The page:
Wilkinson rejects this account. “The idea that there is an inherent tension between democracy and the integrity of property rights is wildly misguided.” Democracy is a means for the poor and middle class to protect themselves from exploitative elites. Democracy is a relatively recent innovation; in pre-democratic states, ruling elites exploited the “lower orders.” Those not in the ruling elite need the redistributive democratic state for protection.

The fault is no doubt mine, but I find Wilkinson’s line of thought difficult to follow. How does the thought that taxation is morally wrong underlie a tax bill? If you reject taxation, would you not oppose taxes rather than enact new taxes? Perhaps what Wilkinson has in mind is this: in present circumstances, Republicans under nefarious libertarian influence could not proceed all the way to abolition of taxation. The best they could manage is not to tax the well-off as much as Wilkinson thinks appropriate.

If this is Wilkinson’s idea, though, the question arises: What is supposed to be the way in which the rich elites are exploiting the poor in the tax bill? One gathers that it is, as already suggested, by not subjecting themselves to as high taxes as Wilkinson wants. In addition, the deficit that will result from the bill may lead to cuts in redistributive programs like “Medicare and other social safety net programs.”

It is no doubt true that many government programs, such as bank bailouts, farm subsidies, and protective tariffs, favor the well off. But giving “tax breaks” is not exploitation: it is letting people keep their own money. Further, redistributing money to the poor is not a way to protect the integrity of property rights: it is a violation of these rights. Of course, Wilkinson would respond that he rejects …read more

Source: MISES INSTITUTE

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This Visionary Sci-Fi Author Sees the Destruction of Human Civilization: Predatory Capitalism

December 20, 2017 in Blogs

By Jacob Sugarman, AlterNet

Ted Chiang examines how Silicon Valley has become its own worst nightmare.


The political theorist Frederic Jameson once observed that “it has become easier to imagine the end of the world than the end of capitalism.” But what if predatory capitalism finally destroys life on earth? That's the question posed by science fiction writer Ted Chiang, who argues that in “superintelligent AI,” Silicon Valley capitalists have “unconsciously created a devil in their own image, a boogeyman whose excesses are precisely their own.”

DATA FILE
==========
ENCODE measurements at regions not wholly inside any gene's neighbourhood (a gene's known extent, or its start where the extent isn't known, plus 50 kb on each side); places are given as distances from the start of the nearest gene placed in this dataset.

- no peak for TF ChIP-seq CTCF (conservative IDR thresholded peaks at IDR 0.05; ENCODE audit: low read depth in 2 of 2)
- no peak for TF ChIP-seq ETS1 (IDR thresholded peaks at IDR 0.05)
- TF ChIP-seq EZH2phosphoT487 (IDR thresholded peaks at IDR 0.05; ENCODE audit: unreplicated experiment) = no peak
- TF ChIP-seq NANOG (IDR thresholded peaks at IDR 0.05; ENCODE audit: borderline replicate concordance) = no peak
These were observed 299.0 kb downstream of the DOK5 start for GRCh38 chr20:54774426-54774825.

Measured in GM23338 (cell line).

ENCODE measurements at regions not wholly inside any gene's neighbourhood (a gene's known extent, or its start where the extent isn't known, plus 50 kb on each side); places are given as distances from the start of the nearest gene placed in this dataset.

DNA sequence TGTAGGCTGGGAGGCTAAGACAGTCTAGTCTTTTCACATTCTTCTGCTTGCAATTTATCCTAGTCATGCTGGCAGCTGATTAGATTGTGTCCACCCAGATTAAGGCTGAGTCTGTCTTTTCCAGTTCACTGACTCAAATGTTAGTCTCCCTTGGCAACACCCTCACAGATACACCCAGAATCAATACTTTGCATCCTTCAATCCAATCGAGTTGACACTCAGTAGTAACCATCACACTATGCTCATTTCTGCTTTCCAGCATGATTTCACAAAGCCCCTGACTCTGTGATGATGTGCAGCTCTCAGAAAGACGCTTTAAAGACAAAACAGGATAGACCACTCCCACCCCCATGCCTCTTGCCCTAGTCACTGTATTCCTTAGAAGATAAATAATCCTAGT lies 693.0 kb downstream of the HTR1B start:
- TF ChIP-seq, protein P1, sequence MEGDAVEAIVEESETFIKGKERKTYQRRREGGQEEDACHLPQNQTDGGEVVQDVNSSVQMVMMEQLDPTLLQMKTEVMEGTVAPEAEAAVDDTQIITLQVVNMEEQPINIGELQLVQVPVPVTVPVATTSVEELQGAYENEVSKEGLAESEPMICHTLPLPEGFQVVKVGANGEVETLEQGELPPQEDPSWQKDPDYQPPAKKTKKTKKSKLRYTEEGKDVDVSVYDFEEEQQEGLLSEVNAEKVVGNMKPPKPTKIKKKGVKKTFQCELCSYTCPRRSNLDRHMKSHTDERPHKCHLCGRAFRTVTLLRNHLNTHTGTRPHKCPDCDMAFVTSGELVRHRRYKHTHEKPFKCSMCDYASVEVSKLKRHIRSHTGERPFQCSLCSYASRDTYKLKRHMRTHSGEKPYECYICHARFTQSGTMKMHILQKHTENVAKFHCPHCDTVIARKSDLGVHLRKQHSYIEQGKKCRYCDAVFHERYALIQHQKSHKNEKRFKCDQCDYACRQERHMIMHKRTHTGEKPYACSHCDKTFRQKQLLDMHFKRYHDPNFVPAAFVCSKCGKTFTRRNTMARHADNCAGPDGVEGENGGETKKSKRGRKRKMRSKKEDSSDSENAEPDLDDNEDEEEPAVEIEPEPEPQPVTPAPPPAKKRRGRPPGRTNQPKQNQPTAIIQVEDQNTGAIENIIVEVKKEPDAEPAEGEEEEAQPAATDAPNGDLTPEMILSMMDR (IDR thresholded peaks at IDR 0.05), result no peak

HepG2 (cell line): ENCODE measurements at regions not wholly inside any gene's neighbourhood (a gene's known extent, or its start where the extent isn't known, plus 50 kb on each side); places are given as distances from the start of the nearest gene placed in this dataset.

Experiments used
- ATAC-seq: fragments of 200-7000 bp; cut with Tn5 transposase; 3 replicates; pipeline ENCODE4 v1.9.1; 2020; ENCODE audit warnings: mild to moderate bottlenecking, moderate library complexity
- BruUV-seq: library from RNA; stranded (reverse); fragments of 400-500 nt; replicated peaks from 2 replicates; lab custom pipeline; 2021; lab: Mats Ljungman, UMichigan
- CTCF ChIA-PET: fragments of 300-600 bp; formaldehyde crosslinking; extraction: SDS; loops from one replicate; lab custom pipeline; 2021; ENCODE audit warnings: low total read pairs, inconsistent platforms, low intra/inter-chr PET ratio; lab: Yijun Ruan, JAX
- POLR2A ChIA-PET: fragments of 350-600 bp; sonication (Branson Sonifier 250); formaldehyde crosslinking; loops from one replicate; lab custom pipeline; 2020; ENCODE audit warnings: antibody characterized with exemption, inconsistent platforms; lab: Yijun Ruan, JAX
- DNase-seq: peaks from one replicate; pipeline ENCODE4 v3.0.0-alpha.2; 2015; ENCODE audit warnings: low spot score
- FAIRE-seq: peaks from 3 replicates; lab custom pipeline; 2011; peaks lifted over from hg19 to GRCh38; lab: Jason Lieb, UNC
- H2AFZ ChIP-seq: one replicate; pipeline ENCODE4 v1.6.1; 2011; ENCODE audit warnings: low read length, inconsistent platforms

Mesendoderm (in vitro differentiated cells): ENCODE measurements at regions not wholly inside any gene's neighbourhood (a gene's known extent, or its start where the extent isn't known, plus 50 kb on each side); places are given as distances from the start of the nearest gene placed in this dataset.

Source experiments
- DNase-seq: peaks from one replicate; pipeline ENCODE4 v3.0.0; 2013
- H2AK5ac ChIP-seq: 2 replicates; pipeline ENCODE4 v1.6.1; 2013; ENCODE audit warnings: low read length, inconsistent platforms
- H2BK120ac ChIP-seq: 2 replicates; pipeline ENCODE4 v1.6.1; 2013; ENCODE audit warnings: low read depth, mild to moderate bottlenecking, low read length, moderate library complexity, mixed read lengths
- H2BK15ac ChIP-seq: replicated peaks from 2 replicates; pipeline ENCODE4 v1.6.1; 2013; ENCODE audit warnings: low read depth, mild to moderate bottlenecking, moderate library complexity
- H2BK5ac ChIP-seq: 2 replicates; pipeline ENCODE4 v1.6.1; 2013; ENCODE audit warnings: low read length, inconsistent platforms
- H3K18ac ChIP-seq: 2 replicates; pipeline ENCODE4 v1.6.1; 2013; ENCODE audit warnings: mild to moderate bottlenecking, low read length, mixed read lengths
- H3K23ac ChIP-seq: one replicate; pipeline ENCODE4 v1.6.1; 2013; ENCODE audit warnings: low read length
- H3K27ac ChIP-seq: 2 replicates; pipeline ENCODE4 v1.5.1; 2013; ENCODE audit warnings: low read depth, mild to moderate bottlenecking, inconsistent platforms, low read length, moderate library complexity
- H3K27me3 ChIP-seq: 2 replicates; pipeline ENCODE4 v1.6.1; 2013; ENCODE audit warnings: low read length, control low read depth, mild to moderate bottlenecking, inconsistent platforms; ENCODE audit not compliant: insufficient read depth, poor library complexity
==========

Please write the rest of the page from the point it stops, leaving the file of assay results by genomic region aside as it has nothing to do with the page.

In a new essay for Buzzfeed, part of a series about the forces shaping our lives in 2017, the acclaimed author of “Arrival” (Stories of Your Life and Others) deconstructs our fear of artificial intelligence; specifically, that of tech titans like Tesla founder Elon Musk. For Musk, the real threat is not a malevolent computer program rising up against its creator like Skynet in the Terminator films as much as AI destroying humanity by accident. In a recent interview with Vanity Fair, Musk imagines a mechanized strawberry picker wiping out the species simply as a means of maximizing its production.

“This scenario sounds absurd to most people, yet there are a surprising number of technologists who think it illustrates a real danger. Why?” Chiang wonders. “Perhaps it’s because they’re already accustomed to entities that operate this way: Silicon Valley tech companies.”

In Musk's hypothetical, the destruction of human civilization follows the logic of the free market.

“Consider: Who pursues their goals with monomaniacal focus, oblivious to the possibility of negative consequences? Who adopts a scorched-earth approach to increasing market share?” Chiang continues. “[The] strawberry-picking AI does what every tech startup wishes it could do—grows at an exponential rate and destroys its competitors until it’s achieved an absolute monopoly.”

Ultimately, the catastrophe Musk and others foretell has already arrived in the form of “no-holds-barred capitalism.”

“We are already surrounded by machines that demonstrate a complete lack of insight, we just call them corporations,” Chiang continues. “Corporations don’t operate autonomously, of course, and the humans in charge of them are presumably capable of insight, but capitalism doesn’t reward them for using it. On the …read more

Source: ALTERNET

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'Whoa, Whoa': Fox Panel Goes off the Rails After Guest Suggests FBI Plotted to Assassinate Trump

December 20, 2017 in Blogs

By Brad Reed, Raw Story

The right-wing media has lost its mind.


Fox News contributor on Tuesday said that it was possible that the FBI had plotted to assassinate President Donald Trump — although he quickly backed off when “Outnumbered” host Harris Faulkner expressed alarm at his baseless speculation.

Appearing on “Outnumbered,” guest Kevin Jackson said that Congressional Republicans need to get to the bottom of what FBI agent Peter Strzok meant when he said that there needed to be an “insurance policy” in the event that Trump got elected.

Even though the Wall Street Journal reported on Monday that Strzok’s “insurance policy” quote referred to his sincere belief in the need to investigate Trump because he was possibly compromised by Russian intelligence services, Jackson immediately went off the deep end and suggested much darker motives.

“What was his intent, right?” Jackson asked. “Because that’s exactly what FBI Director, former FBI Director [James] Comey said when he was letting Hillary Clinton off the hook. And his intent, regardless of whether it was an assassination attempt or whatever, it was definitely something…”

At this point, a surprised Faulkner interjected and said, “Whoa, whoa!” Jackson then responded by toning his rhetoric down a notch.

“Well, I’m just saying, we don’t know what it was,” Jackson said. “When you say, ‘we’ve got to make sure that this guy doesn’t get in at all cost,’ what does that mean? So I’m saying there’s a spectrum of what does it mean, but one thing that we know for sure, is that he was plotting in an election against a candidate, and there’s FBI fingerprints all over this.”